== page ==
Musk’s company still needs to catch up on some of the billionaire’s aggressive timelines for implanting the BCI. Musk, being Musk, has urged his engineers to work faster and harder in meetings over the past several months.
“We will all be dead before something useful happens,” Musk told his team during a recent product review meeting. “We need to step it up. We need to ship useful products.”
During the same meeting, Musk voiced dismay that advances in AI would outpace Neuralink’s efforts, making the company’s efforts futile.
Some of Neuralink’s main concerns with the BCI implant have been ensuring that the robot can undertake surgeries efficiently, quickly, and smoothly. Musk envisions a day when brain implants will be performed as an outpatient procedure.
The paralysis and ocular work have only recently begun, and Musk has been pressing his teams to advance the state-of-the-art technology at an unprecedented rate.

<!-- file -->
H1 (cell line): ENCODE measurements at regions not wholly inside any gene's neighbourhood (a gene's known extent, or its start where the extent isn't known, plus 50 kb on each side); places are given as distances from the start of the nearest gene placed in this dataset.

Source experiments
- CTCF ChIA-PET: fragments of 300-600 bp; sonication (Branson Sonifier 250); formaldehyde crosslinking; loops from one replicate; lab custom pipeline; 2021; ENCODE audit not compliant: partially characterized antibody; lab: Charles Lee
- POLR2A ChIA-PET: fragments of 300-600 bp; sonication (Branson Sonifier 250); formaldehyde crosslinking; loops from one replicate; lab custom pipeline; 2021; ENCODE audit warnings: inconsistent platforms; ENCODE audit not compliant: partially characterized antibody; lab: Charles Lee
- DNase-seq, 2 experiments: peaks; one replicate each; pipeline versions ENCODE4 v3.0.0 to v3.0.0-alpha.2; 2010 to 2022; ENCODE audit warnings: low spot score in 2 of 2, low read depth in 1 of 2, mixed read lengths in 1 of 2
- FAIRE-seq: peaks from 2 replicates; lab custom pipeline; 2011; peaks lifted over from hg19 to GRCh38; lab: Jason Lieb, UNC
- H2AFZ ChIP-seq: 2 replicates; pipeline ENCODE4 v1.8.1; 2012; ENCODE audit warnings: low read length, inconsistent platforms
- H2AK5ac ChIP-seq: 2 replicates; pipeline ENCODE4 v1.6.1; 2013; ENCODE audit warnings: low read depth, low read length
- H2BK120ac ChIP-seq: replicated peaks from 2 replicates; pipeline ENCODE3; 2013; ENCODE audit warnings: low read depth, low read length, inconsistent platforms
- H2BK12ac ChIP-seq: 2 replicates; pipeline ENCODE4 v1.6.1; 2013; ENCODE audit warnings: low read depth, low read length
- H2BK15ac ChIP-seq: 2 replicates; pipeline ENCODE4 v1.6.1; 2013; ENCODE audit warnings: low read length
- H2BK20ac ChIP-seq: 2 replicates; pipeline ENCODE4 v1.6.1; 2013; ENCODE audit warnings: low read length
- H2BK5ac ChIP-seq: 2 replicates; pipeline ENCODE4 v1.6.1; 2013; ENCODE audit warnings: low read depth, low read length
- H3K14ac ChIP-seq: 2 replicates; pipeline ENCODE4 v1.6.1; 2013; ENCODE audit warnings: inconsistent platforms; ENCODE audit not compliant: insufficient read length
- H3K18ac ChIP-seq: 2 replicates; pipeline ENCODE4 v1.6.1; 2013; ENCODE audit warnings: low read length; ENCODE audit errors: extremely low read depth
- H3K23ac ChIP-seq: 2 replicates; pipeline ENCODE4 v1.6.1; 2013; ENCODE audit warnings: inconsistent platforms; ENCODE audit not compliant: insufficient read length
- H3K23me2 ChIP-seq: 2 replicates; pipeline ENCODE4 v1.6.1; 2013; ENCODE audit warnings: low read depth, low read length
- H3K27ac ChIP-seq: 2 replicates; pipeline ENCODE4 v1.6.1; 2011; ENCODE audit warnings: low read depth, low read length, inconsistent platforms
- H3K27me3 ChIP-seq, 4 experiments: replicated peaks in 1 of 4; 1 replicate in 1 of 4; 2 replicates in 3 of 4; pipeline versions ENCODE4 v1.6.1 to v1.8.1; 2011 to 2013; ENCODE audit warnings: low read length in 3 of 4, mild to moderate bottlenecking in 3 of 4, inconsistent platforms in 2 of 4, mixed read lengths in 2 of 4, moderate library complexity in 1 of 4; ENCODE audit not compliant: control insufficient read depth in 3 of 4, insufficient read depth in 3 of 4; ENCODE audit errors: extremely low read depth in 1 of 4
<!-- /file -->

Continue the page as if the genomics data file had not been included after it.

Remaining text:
Autumn Sorrells, Neuralink’s animal care director, has ensured that the experiments on the great apes and pigs are secure. She has been incorporating new techniques to train them. In Fremont, Neuralink has a primate enclosure with toys and televisions to keep the animals entertained while people check on how their implants are working.
In recent months, the animals had to be restrained and removed from their cages for their implants to be recharged. However, Neuralink has recently developed a more relaxed setup in which the primates renew under a helmet in their cages while eating. The company is constructing a larger animal enclosure on its Austin, Texas, campus.
Even though it is still in its early stages, Neuralink is the only general-purpose BCI company. Other startups have concentrated their efforts on the brain, the eye, or the spinal cord. Meanwhile, Neuralink is hoping to do everything.